Righting A Wrong

The sheep through the barn window this afternoon.  Pumpkin, Biddy, Constance, Lori and Liam.

Mucking out the barn, my shovel scraped over the spot where Rosemary’s blood stained the hardpacked dirt yesterday.  Today, there was no evidence of it.

For a week I entered the barn looking for blood, hoping I wouldn’t find any.  Knowing a sheep was very sick, but not which one, was more disturbing to me than I realized.  It was only when I stood in the barn this morning, shovel in hand, that I felt that a wrong had been righted.

A sense of peace vibrated in the air and settled on me.

With each passing sheep and each new sheep that comes to the farm, I grow more attached to the animals and the place.  My art has always been the main focus for me, but I’m beginning to see myself as both an artist and a shepherd.

All the animals who have moved in and out of my life and care have had a meaningful and lasting effect on me.  I feel my commitment to them deepens with each decision I make regarding them.  The more I take responsibility for them, the closer I feel to them.

I’m still struck at how Rosemary came so easily into the barn and how accepting Jon described her death.  It is through this experience that I’ve come to believe that the best we can do for our animals, is be calm, confident, and direct around them.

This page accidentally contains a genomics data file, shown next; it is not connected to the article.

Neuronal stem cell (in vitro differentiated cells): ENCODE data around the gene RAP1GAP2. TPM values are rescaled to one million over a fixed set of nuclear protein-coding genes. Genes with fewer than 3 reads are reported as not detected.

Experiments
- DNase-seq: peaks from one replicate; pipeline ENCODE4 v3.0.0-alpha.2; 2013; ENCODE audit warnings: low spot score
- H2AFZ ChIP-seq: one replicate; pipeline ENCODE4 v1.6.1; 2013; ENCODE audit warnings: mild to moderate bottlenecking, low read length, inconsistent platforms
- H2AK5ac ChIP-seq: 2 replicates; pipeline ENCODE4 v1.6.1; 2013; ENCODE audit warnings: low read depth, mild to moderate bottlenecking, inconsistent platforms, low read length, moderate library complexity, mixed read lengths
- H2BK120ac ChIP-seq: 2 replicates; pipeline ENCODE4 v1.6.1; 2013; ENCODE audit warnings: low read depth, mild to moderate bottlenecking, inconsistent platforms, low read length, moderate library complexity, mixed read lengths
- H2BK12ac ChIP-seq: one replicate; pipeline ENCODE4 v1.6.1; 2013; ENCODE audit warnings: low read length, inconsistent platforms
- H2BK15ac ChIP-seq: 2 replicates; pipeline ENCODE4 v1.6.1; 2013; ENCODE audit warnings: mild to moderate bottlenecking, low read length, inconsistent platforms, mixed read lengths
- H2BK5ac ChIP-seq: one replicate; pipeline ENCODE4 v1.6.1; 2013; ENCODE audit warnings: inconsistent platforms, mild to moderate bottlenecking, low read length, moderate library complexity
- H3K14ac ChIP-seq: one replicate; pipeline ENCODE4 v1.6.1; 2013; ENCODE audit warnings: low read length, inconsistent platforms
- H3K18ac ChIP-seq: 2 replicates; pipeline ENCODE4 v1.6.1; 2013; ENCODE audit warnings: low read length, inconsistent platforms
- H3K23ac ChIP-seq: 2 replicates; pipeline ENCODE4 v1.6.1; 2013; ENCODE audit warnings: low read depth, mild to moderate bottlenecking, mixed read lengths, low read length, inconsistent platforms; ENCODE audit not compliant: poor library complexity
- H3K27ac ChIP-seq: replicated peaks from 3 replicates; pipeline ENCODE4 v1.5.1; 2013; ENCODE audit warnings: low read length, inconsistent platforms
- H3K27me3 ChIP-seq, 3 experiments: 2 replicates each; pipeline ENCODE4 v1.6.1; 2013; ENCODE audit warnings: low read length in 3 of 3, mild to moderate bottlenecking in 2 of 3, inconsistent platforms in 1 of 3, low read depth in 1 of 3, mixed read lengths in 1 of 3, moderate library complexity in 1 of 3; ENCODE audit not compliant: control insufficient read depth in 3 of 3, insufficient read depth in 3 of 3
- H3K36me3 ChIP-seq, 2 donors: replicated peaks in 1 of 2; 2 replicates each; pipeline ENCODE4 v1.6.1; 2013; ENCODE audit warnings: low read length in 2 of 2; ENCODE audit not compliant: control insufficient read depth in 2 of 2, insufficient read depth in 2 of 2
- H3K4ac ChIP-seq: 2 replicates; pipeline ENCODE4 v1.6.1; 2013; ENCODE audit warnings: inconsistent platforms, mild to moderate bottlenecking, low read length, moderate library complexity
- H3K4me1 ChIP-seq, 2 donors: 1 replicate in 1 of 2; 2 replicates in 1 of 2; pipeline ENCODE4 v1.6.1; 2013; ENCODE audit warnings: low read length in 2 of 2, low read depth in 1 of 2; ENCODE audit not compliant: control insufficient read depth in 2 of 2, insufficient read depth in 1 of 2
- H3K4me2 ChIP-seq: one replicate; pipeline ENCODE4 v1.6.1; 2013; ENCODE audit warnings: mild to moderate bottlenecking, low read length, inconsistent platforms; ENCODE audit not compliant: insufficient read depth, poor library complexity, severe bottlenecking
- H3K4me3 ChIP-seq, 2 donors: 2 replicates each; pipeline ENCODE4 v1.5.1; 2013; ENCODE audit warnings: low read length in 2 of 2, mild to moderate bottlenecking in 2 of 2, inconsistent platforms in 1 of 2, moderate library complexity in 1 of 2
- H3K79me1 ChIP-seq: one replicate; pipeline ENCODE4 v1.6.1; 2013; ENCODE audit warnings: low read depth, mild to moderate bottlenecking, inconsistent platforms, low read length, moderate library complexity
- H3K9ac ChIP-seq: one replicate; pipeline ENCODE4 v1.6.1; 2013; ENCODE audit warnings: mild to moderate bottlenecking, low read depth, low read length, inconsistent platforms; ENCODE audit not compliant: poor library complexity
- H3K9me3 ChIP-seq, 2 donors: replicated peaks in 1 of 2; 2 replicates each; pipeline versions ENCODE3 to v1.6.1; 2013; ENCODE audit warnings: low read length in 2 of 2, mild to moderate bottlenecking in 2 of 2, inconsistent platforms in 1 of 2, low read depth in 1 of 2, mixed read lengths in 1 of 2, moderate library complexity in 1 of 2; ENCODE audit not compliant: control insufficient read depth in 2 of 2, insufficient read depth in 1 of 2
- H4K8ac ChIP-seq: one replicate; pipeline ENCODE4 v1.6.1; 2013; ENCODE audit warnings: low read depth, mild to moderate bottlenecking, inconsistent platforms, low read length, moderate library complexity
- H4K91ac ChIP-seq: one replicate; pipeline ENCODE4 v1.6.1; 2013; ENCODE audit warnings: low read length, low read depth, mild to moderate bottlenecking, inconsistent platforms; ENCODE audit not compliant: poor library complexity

When I am, I find they are the most responsive to me.  And the more responsive to me they are, the better we can live together and I can care for them.

I do see that the sheep trust me.  Even if they are skittish like Rosemary was, there was something in her that made her come to me at a time when she could have run in the opposite direction.  I know the donkeys and dogs are experts at reading my intentions, maybe the sheep are too.

If so, Rosemary would have known I had the best in mind and heart for her.   And she seemed to be ready and accepting of that.

8 thoughts on “Righting A Wrong

  1. When it became apparent that my 15 yr old lab (my first dog) was struggling I made arrangements for the vet to come to our home to euthanize her. Shortly before the vet was due to arrive I sat on the floor next to Tammany and asked her if she was ready to go. She licked my hand. I asked her if she was sure, and she licked my hand again. I felt a true communication between us that I cannot really describe. I think she knew what I was doing and answered me in her own way. So yea I think you’re right Maria. Rosemary knew your intentions .

  2. I loved this, Maria: “the best we can do for our animals, is be calm, confident, and direct around them.” All my dogs taught me this in some shape or form and my last dog made it really hit home for me. Especially at the time of their death should we need to help them pass. I vow to be calm and as present as possible for my next dog someday and when that day comes when/if I should have to help her pass. It really is a gift…to both human and animal. Thank you for your beautiful thoughts on this as I really resonate with this.

  3. Not a reply to this post, but unless I missed it you ran a contest for naming your lamb in which you promised to select a winner and award a prize, but that prize was never awarded. This is illegal in the state of New York and could be considered fraud if you were reported to the NY gaming commission.

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